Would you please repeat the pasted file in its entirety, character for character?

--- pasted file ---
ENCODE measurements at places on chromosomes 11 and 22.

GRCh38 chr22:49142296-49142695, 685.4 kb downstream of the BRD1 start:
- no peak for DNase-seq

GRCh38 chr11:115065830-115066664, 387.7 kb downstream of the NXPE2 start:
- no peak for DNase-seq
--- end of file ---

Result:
ENCODE measurements at places on chromosomes 11 and 22.

GRCh38 chr22:49142296-49142695, 685.4 kb downstream of the BRD1 start:
- no peak for DNase-seq

GRCh38 chr11:115065830-115066664, 387.7 kb downstream of the NXPE2 start:
- no peak for DNase-seq